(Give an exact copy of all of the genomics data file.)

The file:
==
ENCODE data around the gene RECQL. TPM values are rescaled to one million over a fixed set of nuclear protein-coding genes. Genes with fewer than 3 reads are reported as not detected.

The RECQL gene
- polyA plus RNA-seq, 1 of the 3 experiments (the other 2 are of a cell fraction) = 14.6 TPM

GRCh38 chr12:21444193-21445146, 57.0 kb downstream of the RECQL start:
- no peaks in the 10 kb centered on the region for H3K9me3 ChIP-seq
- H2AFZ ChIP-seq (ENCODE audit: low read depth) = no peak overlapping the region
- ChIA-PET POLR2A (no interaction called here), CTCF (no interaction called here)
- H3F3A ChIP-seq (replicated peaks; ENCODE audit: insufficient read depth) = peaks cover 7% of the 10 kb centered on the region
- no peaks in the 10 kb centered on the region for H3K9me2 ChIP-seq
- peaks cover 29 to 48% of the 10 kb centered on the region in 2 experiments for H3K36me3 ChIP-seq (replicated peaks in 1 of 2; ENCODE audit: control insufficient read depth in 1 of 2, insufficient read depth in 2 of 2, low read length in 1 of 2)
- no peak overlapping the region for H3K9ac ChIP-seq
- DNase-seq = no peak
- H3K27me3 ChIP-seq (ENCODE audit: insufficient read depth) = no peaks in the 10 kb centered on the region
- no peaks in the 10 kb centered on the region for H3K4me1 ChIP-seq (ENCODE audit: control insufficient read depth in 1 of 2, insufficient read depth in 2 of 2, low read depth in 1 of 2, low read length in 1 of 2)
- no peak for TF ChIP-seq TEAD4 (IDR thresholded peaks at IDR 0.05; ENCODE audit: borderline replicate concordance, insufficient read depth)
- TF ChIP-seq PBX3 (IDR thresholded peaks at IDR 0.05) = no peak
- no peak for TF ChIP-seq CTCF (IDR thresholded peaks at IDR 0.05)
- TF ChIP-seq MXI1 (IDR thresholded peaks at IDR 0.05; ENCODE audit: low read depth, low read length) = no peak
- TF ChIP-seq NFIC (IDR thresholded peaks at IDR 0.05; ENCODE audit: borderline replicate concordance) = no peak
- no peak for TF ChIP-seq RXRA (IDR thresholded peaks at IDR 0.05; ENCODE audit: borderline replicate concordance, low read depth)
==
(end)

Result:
ENCODE data around the gene RECQL. TPM values are rescaled to one million over a fixed set of nuclear protein-coding genes. Genes with fewer than 3 reads are reported as not detected.

The RECQL gene
- polyA plus RNA-seq, 1 of the 3 experiments (the other 2 are of a cell fraction) = 14.6 TPM

GRCh38 chr12:21444193-21445146, 57.0 kb downstream of the RECQL start:
- no peaks in the 10 kb centered on the region for H3K9me3 ChIP-seq
- H2AFZ ChIP-seq (ENCODE audit: low read depth) = no peak overlapping the region
- ChIA-PET POLR2A (no interaction called here), CTCF (no interaction called here)
- H3F3A ChIP-seq (replicated peaks; ENCODE audit: insufficient read depth) = peaks cover 7% of the 10 kb centered on the region
- no peaks in the 10 kb centered on the region for H3K9me2 ChIP-seq
- peaks cover 29 to 48% of the 10 kb centered on the region in 2 experiments for H3K36me3 ChIP-seq (replicated peaks in 1 of 2; ENCODE audit: control insufficient read depth in 1 of 2, insufficient read depth in 2 of 2, low read length in 1 of 2)
- no peak overlapping the region for H3K9ac ChIP-seq
- DNase-seq = no peak
- H3K27me3 ChIP-seq (ENCODE audit: insufficient read depth) = no peaks in the 10 kb centered on the region
- no peaks in the 10 kb centered on the region for H3K4me1 ChIP-seq (ENCODE audit: control insufficient read depth in 1 of 2, insufficient read depth in 2 of 2, low read depth in 1 of 2, low read length in 1 of 2)
- no peak for TF ChIP-seq TEAD4 (IDR thresholded peaks at IDR 0.05; ENCODE audit: borderline replicate concordance, insufficient read depth)
- TF ChIP-seq PBX3 (IDR thresholded peaks at IDR 0.05) = no peak
- no peak for TF ChIP-seq CTCF (IDR thresholded peaks at IDR 0.05)
- TF ChIP-seq MXI1 (IDR thresholded peaks at IDR 0.05; ENCODE audit: low read depth, low read length) = no peak
- TF ChIP-seq NFIC (IDR thresholded peaks at IDR 0.05; ENCODE audit: borderline replicate concordance) = no peak
- no peak for TF ChIP-seq RXRA (IDR thresholded peaks at IDR 0.05; ENCODE audit: borderline replicate concordance, low read depth)